Potentially Lethal Parasite Can Be Transmitted By Mosquitoes
Brush, then squash. Remember those three words and that technique the next time you catch a mosquito dining on your arm or leg, and you’ll go a long way to protecting yourself from a potentially lethal parasitic micro-organism that may be in the mosquito, and is especially dangerous to those with weakened immune systems.
A study by Rutgers-Newark biology professor Ann Cali and others published in the New England Journal of Medicine in July indicates that microsporidia, a group of opportunistic single-celled micro-organisms that can invade and devour virtually any kind of human cell, may have entered and broken down the muscle tissue of a Pennsylvania woman when she crushed a mosquito over the site where it had been drawing blood. The woman later died as a type of microsporidia called B. algerae, known to reside in the tissues of mosquitoes, systematically consumed muscle fibers in her body, leaving the muscles unable to contract and respond to mental commands.
Cali, who serves as a consultant for the Centers for Disease Control (CDC) and the Armed Forces Institute of Pathology at Walter Reed Army Hospital, theorizes that the B. algerae in the mosquito may have been ground into the wound left by the insect’s hypodermic-like feeding tube. Mosquitoes secrete an anti-coagulant to keep blood from clotting as they drink, temporarily leaving a clear passage directly into the bloodstream.
New research by Cali and one of her graduate students will be aimed at identifying how prevalent B. algerae is in mosquitoes in New Jersey through the collection and examination of specimens across the state.
“Microsporidia kill people because they stay below the radar,” Cali observed.
Studies spearheaded by Cali have identified many of the dozen kinds of microsporidia now known to infect humans. About 1,500 species of microsporidia have been found infecting a wide variety of life forms. Their spores – a dormant stage in the creatures’ life cycle – inhabit virtually every surface water source, becoming active microsporidia once they have been ingested by an animal susceptible to infection by that particular species.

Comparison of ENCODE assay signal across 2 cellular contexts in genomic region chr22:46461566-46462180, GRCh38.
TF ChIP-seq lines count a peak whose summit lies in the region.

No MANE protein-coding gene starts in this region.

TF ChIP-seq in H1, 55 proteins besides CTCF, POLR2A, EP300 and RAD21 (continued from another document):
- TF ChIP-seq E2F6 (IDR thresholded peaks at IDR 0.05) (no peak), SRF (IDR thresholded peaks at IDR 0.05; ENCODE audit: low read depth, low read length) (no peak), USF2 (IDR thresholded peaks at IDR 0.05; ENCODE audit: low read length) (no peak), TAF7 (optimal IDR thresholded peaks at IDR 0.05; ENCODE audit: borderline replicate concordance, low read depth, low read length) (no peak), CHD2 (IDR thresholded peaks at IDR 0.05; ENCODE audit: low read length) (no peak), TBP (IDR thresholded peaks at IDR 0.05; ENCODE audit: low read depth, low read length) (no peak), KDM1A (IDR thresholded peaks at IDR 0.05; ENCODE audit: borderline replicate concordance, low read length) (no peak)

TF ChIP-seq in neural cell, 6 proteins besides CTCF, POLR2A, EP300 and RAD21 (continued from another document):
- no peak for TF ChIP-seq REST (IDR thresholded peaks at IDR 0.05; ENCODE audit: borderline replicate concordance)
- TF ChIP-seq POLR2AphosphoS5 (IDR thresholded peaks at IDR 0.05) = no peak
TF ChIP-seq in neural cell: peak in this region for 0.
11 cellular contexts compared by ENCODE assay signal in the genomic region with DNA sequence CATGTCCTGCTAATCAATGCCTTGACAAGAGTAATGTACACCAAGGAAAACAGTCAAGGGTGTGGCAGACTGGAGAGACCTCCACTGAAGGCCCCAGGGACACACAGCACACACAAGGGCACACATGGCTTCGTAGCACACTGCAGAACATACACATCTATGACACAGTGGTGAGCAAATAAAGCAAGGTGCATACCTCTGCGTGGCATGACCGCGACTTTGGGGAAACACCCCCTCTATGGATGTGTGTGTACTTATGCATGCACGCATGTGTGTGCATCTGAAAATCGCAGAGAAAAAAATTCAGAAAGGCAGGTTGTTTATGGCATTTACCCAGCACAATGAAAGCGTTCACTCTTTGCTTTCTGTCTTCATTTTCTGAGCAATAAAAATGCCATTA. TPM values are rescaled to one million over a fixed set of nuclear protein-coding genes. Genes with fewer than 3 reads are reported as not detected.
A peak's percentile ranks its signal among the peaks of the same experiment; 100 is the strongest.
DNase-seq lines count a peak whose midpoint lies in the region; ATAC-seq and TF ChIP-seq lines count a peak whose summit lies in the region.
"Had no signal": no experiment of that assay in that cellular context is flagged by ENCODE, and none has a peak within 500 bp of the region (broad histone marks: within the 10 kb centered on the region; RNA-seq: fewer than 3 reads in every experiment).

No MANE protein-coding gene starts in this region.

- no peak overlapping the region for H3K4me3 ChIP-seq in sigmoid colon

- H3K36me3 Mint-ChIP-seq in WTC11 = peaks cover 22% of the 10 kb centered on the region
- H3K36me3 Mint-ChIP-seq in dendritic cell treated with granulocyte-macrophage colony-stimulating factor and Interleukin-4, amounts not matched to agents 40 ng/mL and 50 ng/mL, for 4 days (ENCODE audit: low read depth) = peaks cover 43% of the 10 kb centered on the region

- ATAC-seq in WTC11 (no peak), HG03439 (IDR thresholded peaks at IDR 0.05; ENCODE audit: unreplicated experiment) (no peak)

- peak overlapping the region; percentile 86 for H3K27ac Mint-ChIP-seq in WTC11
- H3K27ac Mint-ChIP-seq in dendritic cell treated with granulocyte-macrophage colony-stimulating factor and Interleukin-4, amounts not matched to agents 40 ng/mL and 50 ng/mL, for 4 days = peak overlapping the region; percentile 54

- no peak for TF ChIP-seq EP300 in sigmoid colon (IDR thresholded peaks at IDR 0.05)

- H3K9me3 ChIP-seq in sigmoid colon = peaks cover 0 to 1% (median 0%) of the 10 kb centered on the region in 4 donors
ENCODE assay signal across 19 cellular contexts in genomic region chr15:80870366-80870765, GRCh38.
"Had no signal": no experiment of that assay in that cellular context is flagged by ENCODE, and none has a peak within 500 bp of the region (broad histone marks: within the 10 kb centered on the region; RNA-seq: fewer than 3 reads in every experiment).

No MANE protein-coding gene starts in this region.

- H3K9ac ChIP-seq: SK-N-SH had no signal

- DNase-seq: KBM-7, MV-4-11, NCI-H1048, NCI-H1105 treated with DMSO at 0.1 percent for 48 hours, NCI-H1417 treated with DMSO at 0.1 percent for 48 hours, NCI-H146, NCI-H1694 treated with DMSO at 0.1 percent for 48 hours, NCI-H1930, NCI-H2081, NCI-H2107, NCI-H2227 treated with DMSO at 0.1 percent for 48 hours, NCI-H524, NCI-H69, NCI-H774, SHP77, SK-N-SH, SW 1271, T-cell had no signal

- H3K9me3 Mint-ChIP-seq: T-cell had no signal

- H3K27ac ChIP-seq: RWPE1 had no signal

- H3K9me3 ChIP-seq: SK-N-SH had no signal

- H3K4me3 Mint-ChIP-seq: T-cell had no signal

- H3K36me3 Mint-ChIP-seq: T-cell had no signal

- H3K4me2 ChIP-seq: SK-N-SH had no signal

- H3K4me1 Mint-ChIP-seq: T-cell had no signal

Until recent research by Cali and her co-authors proved otherwise, the conventional scientific wisdom was that B. algerae, a microsporidium found in some mosquitoes, could only invade cells on the surface of the human body because it couldn’t survive in the higher temperatures of deep tissue. Several types of microsporidia can be lethal in human beings, although a healthy immune system is usually an adequate defense.
Cali notes that AIDS patients, organ-transplant recipients and cancer patients undergoing chemotherapy – who have a low white blood-cell count – need to take extra care to avoid ingesting microsporidial parasites. She recommends that they always boil tap water before consuming it or stick to bottled
water – as long as the source of the bottled water is deep springs or wells where microsporidia are unlikely to be present due to the absence of food sources.
“Prevention is so much better than cure,” Cali said, adding that although treatment for some types of microsporidia shows promise, “Whenever we start dealing with parasites in our cells, it’s very difficult to kill them without upsetting our body’s other processes.”
With mosquito season underway in earnest, Cali recommends some simple, common-sense approaches to avoid mosquito bites and resultant infections in addition to her brush-then-squash technique, which moves any B. algerae in a mosquito’s body away from the vulnerable wound site.
If people are concerned about spraying insect repellents containing DEET on their skin, they can wear lightweight, long-sleeved shirts and long pants, and spray the DEET on the fabric instead. Taking garlic capsules, which cause the release of an odorless vapor through the pores that insects find unappetizing, also can be effective.
Another approach involves coating exposed skin areas with a bath oil product called Skin So Soft, which has proven so effective that U.S. armed forces operating in swampy, mosquito-rich areas now routinely carry it with their other gear. Avoiding being outside at dawn and dusk, when mosquitoes are most active and prevalent, is another effective tactic, she adds.
For additional information, contact Michael Sutton at 973/353-5262 or firstname.lastname@example.org.
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